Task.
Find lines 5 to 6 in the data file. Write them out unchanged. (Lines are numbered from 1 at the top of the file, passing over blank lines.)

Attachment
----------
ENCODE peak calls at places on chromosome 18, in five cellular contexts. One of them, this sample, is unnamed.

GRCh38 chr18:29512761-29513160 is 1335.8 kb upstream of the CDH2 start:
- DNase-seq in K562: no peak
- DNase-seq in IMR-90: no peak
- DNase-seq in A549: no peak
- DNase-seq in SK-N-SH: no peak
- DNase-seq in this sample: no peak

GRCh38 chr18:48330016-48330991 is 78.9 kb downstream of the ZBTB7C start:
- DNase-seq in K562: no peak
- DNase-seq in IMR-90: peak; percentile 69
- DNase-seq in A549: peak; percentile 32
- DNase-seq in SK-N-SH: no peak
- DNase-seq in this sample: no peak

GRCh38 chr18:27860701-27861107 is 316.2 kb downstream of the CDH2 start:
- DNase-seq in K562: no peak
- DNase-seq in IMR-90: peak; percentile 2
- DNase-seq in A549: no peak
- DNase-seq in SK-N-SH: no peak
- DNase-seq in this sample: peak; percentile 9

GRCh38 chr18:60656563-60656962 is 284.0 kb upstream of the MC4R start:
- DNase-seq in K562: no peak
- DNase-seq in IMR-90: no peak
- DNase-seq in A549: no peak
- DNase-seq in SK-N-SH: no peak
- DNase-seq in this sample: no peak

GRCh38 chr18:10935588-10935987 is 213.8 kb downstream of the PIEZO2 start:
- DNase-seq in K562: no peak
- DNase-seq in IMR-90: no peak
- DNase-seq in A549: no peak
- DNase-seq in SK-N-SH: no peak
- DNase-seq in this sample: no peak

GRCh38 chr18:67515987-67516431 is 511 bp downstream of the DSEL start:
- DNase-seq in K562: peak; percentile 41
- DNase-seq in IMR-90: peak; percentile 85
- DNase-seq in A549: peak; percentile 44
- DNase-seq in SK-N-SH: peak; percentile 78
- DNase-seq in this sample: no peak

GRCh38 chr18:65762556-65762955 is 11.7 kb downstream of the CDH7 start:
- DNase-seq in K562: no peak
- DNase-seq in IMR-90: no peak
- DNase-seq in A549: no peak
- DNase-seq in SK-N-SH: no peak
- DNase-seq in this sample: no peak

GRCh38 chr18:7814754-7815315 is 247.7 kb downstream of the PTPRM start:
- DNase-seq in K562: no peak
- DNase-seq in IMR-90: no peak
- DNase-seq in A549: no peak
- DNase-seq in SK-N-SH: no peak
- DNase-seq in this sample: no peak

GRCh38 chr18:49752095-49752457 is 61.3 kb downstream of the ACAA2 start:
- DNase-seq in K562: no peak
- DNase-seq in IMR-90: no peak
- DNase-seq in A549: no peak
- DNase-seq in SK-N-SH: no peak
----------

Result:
- DNase-seq in A549: no peak
- DNase-seq in SK-N-SH: no peak